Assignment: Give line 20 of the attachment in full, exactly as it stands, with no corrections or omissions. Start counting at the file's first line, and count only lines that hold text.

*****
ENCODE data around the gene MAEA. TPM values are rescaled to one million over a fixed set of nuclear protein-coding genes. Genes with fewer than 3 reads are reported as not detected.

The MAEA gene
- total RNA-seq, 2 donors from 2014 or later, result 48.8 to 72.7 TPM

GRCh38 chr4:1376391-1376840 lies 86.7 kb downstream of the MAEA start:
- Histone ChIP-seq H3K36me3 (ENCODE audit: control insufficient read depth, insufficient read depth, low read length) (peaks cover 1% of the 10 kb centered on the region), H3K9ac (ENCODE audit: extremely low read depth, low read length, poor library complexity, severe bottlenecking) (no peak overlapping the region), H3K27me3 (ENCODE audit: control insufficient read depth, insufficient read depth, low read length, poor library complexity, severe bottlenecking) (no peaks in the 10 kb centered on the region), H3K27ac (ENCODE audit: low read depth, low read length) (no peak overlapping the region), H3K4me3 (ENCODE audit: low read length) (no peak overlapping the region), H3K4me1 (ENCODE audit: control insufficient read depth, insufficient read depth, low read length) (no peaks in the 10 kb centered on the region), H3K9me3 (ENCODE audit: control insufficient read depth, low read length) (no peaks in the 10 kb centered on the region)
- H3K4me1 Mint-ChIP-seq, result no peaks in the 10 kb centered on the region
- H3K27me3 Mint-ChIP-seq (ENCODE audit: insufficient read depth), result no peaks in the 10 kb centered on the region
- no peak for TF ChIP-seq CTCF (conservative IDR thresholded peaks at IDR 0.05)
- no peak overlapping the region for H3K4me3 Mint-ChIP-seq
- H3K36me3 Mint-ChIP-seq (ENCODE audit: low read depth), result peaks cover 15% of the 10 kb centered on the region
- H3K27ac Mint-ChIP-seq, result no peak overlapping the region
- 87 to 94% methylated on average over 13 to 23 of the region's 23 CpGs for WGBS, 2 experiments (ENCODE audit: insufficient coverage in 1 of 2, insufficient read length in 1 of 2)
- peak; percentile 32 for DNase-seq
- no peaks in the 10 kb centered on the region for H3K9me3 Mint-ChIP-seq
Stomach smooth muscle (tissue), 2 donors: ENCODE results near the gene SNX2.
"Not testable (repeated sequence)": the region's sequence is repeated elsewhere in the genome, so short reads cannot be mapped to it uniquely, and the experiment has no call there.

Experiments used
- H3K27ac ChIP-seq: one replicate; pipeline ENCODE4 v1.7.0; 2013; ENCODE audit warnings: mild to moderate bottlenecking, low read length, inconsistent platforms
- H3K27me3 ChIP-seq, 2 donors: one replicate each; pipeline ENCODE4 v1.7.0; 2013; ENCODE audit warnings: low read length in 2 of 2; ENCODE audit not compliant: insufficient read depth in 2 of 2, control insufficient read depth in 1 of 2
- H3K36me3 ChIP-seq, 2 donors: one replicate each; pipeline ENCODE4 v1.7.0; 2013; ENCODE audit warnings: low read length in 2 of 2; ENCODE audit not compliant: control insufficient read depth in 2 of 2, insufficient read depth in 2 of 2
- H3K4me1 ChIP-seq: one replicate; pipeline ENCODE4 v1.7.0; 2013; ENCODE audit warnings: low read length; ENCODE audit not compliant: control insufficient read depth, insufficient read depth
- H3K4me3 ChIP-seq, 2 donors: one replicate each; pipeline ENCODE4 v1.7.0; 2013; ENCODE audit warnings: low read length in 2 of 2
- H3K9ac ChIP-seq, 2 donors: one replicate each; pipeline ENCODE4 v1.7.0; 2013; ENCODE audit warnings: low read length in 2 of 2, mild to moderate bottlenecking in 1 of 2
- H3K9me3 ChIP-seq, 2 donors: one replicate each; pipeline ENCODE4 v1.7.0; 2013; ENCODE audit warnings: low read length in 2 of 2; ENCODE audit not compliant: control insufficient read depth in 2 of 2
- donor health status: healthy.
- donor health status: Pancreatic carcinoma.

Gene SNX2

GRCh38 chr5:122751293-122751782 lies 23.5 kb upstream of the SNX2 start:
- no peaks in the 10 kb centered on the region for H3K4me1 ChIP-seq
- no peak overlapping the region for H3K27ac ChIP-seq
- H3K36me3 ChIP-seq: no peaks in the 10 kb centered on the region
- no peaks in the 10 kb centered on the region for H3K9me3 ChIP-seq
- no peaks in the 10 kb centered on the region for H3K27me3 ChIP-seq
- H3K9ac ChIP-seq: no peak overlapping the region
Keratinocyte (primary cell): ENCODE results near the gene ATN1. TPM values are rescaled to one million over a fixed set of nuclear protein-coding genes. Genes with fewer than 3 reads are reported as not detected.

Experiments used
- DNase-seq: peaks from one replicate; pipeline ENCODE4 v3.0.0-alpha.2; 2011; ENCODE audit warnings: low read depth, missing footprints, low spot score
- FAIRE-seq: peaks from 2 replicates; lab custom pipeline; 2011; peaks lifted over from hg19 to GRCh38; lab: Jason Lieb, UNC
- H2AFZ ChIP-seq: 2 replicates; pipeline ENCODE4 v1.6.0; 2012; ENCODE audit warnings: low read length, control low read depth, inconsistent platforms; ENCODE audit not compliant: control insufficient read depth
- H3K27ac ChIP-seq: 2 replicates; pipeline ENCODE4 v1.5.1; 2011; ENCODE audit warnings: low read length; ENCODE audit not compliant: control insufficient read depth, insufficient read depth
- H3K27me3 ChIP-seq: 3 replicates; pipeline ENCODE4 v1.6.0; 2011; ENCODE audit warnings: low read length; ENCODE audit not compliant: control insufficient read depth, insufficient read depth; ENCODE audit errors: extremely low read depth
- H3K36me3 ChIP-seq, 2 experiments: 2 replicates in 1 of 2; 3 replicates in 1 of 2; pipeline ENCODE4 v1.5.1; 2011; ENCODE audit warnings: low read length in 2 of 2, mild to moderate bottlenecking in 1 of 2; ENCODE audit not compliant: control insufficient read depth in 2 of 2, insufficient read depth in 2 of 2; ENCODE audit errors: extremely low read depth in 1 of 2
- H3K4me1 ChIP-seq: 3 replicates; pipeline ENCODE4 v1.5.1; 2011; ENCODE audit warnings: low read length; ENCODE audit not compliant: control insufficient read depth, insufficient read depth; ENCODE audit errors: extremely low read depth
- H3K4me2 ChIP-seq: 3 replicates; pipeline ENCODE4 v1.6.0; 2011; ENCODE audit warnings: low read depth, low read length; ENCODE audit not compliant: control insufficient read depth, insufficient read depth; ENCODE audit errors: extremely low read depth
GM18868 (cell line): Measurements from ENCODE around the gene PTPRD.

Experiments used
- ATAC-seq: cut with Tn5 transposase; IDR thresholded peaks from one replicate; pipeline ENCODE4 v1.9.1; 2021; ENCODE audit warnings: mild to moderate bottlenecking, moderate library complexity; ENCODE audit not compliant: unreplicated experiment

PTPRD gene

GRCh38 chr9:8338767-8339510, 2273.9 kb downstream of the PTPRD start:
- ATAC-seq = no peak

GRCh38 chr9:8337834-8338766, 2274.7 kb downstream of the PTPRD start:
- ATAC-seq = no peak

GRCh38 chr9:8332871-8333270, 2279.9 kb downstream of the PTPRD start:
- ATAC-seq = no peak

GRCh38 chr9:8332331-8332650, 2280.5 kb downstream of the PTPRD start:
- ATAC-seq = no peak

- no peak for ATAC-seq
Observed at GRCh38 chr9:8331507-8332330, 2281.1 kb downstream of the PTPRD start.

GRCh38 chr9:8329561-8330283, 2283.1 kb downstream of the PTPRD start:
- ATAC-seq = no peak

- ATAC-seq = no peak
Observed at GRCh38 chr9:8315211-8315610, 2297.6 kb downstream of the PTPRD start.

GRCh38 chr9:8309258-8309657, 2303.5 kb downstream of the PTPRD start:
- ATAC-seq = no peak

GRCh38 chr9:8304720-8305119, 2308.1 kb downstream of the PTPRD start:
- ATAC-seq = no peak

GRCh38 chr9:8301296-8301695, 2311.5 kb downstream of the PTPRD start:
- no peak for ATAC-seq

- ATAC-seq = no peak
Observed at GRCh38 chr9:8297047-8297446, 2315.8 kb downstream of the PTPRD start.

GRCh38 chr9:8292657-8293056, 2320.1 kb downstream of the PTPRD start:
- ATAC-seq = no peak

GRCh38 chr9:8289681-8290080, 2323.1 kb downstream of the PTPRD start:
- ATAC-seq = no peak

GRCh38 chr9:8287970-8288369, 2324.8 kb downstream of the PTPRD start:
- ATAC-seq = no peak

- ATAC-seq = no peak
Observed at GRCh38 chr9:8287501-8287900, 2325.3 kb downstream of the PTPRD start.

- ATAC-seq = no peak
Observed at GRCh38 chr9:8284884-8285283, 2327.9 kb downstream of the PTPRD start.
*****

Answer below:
- H3K36me3 ChIP-seq, 2 donors: one replicate each; pipeline ENCODE4 v1.7.0; 2013; ENCODE audit warnings: low read length in 2 of 2; ENCODE audit not compliant: control insufficient read depth in 2 of 2, insufficient read depth in 2 of 2